A 1950s dwelling that is one of the Usonian homes that Frank Lloyd Wright designed for middle-class residents has been moved from its original site in Minnesota to a private estate located near Fallingwater.

The RW Lindholm House – often referred to as Mäntylä, which is Finnish for “house among the pines” – was built in 1952 in the small town of Cloquet in northeastern Minnesota.The residence was designed for businessman Ray Lindholm and his wife Emmy, and is an example of one of Wright’s late-period Usonian homes, which were created for middle-class families starting in the 1930s during the Great Depression.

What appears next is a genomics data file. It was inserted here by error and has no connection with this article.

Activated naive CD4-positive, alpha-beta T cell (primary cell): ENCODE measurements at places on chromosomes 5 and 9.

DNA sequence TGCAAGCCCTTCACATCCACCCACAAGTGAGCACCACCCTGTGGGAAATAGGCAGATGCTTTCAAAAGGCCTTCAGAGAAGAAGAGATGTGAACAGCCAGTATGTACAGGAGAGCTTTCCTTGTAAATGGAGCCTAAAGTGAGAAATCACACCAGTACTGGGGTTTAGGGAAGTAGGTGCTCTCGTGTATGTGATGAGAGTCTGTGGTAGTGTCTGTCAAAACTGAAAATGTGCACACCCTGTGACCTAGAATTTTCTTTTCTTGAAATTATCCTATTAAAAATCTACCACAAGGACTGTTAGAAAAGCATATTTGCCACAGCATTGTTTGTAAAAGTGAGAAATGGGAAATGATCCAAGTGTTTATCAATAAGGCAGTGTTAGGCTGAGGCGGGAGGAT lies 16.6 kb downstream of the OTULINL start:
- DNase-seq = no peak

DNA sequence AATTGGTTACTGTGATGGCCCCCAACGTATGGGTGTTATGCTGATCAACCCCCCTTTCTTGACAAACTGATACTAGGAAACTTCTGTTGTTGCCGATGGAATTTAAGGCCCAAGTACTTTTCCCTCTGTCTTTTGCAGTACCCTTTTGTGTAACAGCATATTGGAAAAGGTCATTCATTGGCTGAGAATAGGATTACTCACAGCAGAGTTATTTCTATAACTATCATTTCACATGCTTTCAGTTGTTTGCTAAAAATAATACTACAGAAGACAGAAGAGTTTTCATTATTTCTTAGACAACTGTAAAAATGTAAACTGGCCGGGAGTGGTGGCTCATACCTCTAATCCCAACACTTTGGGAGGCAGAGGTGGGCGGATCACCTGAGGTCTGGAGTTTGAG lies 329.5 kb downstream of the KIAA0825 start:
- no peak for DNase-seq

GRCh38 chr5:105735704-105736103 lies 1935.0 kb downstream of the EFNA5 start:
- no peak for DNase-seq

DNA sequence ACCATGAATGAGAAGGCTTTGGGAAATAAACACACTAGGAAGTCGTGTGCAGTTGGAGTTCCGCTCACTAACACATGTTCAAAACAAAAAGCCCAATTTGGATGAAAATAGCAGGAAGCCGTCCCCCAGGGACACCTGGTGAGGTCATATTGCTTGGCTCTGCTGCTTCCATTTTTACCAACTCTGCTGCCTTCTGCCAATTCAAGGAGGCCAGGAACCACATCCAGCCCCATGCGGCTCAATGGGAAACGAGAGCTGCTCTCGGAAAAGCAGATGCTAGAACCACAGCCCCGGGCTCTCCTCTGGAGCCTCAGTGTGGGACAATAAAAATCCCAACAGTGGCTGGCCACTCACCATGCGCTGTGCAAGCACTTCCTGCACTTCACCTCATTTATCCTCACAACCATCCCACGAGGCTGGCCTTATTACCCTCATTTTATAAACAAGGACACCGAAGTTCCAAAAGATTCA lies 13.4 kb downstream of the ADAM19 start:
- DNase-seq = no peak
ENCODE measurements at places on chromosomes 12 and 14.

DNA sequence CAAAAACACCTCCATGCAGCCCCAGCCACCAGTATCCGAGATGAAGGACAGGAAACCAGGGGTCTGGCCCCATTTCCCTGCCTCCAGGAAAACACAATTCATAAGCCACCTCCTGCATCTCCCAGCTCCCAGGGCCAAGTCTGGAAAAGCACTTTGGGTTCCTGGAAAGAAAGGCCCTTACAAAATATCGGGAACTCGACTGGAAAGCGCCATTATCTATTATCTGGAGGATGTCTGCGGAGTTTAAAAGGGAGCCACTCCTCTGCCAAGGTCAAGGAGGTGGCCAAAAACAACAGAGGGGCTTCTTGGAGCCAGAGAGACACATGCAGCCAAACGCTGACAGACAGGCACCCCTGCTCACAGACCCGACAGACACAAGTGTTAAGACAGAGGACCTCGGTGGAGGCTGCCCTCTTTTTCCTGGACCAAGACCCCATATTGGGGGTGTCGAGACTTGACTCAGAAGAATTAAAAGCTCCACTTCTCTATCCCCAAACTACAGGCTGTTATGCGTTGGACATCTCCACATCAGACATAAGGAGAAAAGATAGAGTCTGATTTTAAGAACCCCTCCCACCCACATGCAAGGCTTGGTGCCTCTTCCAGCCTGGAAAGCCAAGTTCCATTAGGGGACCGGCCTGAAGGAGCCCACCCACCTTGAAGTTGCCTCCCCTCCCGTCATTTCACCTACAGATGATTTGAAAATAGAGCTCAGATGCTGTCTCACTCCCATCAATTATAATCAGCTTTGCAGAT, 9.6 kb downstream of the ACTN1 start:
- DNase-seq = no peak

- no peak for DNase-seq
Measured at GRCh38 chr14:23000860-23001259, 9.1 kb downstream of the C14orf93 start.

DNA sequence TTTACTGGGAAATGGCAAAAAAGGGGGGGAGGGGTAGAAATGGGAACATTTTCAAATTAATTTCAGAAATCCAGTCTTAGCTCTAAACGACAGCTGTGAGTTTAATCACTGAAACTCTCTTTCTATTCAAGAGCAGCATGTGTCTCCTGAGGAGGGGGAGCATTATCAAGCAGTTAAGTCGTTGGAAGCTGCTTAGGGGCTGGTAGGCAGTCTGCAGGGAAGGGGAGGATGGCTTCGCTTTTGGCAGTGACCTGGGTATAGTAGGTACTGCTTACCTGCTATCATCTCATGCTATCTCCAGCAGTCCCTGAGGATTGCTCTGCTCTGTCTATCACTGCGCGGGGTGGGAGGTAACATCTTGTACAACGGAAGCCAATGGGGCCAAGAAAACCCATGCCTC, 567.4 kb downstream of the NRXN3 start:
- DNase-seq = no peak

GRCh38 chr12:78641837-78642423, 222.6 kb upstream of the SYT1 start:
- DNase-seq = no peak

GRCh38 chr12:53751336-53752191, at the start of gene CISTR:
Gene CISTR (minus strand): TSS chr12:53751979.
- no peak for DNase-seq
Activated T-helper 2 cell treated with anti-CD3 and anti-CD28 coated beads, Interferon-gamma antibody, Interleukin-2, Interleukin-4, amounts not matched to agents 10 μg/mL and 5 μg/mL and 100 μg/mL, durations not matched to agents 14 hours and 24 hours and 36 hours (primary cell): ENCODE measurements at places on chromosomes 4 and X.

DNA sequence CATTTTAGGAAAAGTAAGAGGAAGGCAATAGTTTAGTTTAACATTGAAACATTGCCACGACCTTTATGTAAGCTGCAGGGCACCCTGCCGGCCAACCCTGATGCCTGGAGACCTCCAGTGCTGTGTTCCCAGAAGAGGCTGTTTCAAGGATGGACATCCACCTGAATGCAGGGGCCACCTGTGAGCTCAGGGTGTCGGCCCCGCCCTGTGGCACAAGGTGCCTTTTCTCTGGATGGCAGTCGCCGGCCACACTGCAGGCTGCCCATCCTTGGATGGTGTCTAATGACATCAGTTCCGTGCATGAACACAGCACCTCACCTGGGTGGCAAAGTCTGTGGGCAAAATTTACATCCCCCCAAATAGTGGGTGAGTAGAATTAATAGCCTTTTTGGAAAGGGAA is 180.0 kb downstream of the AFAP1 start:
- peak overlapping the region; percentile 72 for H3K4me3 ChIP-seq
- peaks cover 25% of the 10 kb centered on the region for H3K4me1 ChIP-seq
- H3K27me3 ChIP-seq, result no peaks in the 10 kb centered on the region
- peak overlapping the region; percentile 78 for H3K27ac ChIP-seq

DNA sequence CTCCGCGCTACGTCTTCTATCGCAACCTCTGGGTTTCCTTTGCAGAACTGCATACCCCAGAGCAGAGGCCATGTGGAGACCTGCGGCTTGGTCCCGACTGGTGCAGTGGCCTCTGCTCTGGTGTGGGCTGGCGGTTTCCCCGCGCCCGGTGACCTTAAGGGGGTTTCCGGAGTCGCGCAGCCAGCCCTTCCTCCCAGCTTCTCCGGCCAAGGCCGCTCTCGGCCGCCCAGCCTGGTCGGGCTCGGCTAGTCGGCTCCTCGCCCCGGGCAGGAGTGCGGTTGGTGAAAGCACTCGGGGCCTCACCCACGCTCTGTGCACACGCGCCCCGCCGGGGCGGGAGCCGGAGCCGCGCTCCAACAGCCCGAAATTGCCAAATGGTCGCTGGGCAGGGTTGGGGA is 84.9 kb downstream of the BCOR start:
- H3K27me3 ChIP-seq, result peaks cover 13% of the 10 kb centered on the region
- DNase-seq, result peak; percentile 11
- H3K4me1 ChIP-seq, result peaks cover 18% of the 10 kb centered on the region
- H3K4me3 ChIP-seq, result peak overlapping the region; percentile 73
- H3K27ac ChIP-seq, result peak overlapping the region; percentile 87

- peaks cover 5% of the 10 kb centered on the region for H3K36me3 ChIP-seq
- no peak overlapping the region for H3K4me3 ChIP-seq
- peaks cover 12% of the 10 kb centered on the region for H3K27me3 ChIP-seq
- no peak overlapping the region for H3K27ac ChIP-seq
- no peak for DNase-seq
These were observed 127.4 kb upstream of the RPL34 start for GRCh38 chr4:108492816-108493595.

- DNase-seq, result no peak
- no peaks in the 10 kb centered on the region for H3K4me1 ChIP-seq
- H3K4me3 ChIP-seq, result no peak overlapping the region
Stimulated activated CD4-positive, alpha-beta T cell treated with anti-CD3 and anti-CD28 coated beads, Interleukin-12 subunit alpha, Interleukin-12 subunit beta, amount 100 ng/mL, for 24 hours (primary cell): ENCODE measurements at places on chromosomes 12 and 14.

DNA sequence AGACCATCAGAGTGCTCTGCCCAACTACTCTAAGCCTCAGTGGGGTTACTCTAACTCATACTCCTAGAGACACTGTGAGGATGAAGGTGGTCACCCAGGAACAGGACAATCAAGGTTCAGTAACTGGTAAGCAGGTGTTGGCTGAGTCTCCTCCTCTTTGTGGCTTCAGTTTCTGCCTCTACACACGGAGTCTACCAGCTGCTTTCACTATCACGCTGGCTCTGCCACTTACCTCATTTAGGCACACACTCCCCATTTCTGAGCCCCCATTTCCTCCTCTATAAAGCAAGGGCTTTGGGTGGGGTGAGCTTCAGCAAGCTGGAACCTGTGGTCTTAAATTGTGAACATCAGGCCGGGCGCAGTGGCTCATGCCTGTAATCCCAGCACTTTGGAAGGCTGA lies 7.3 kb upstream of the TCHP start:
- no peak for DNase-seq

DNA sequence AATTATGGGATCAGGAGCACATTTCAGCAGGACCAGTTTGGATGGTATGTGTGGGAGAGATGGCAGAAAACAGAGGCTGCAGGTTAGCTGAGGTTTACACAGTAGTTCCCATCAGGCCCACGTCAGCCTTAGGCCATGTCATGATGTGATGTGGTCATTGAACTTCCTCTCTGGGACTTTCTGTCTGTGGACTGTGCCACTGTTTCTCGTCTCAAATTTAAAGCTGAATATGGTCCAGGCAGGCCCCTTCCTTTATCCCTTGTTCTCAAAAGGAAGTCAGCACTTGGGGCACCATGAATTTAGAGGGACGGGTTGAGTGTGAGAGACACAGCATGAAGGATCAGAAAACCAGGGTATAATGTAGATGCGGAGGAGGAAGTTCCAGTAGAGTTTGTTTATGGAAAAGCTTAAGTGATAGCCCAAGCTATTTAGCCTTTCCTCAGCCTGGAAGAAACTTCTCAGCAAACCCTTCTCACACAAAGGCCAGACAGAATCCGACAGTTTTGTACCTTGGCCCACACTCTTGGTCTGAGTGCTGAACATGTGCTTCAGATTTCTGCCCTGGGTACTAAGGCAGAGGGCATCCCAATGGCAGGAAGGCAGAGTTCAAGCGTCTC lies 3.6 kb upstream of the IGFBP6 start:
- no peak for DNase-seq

Encompassing approximately 2,300 square feet (214 square metres), the low-slung dwelling was constructed of concrete block, with a roof clad in reddish Ludowici tiles.Standard dimensional lumber was used for rafters, while cypress was used for window frames and built-in cabinetry.

The clients’ grandson, Peter McKinney, and his wife Julene ended up with the Lindholm House, where they lived for many years. In 2016, they began working with the Chicago-based Frank Lloyd Wright Building Conservancy to figure out how to ensure the home’s longevity.Its secluded setting had changed significantly over the decades, with commercial development now dominating the area.